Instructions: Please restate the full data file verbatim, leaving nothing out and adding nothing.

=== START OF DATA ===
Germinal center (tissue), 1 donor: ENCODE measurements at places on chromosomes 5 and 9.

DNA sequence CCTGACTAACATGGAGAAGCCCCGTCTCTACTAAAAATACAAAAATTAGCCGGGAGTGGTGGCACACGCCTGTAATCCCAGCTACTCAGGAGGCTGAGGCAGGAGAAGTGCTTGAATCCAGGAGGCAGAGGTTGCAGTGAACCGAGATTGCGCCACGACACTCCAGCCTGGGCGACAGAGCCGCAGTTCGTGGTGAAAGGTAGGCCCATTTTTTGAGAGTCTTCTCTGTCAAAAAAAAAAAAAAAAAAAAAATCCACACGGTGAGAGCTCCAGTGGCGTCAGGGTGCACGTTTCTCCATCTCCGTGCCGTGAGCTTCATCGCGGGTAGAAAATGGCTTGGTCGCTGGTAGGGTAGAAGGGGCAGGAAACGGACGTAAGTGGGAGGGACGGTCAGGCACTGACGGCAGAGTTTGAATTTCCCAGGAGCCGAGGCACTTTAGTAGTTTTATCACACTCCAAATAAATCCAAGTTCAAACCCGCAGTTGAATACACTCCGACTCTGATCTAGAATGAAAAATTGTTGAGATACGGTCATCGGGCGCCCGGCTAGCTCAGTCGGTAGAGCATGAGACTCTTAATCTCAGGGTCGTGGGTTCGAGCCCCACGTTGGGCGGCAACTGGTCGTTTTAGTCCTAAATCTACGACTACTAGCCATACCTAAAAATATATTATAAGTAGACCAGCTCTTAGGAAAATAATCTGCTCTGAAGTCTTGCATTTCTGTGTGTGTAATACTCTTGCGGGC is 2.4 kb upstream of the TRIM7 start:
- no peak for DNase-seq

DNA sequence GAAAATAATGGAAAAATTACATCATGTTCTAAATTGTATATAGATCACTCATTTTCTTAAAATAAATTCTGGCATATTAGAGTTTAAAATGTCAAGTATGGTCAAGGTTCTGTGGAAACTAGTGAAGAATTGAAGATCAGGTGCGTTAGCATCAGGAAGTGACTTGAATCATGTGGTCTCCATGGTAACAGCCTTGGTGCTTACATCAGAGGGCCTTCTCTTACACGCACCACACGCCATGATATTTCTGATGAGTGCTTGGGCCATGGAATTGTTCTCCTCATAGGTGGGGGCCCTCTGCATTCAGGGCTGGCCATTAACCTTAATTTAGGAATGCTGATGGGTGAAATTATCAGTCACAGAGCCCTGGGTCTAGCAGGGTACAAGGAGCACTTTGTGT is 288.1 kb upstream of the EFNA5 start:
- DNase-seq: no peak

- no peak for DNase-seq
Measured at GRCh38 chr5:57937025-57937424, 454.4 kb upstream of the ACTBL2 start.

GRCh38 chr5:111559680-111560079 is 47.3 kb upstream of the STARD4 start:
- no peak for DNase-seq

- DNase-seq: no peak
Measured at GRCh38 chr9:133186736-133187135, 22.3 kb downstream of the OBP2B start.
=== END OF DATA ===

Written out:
Germinal center (tissue), 1 donor: ENCODE measurements at places on chromosomes 5 and 9.

DNA sequence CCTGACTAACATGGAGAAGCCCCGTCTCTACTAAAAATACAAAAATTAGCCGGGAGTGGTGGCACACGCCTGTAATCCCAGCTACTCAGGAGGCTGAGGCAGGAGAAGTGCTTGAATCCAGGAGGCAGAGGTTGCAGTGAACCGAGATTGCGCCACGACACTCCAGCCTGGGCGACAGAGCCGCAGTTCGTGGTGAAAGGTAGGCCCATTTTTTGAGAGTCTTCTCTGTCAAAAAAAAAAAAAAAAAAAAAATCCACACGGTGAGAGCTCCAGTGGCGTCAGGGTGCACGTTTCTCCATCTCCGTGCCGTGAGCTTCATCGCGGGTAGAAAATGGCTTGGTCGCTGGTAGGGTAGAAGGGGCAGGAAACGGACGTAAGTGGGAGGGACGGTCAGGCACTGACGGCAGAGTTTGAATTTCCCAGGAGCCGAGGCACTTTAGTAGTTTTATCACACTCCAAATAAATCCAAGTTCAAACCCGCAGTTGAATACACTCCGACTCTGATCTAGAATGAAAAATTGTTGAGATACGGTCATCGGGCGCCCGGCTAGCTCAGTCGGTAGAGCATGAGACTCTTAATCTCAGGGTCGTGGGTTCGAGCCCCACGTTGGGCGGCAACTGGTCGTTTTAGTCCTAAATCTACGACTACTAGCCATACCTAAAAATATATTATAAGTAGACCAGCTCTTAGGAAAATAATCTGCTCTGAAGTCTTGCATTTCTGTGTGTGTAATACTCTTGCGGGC is 2.4 kb upstream of the TRIM7 start:
- no peak for DNase-seq

DNA sequence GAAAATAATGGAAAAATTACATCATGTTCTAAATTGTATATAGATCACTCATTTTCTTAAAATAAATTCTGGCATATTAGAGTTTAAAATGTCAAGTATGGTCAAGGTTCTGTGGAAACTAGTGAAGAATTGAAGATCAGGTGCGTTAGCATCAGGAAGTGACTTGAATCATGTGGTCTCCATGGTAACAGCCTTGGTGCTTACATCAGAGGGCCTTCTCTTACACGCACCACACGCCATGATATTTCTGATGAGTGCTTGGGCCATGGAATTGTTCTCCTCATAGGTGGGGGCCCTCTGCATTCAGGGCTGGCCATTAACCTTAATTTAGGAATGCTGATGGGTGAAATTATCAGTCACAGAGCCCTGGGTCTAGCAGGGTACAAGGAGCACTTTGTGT is 288.1 kb upstream of the EFNA5 start:
- DNase-seq: no peak

- no peak for DNase-seq
Measured at GRCh38 chr5:57937025-57937424, 454.4 kb upstream of the ACTBL2 start.

GRCh38 chr5:111559680-111560079 is 47.3 kb upstream of the STARD4 start:
- no peak for DNase-seq

- DNase-seq: no peak
Measured at GRCh38 chr9:133186736-133187135, 22.3 kb downstream of the OBP2B start.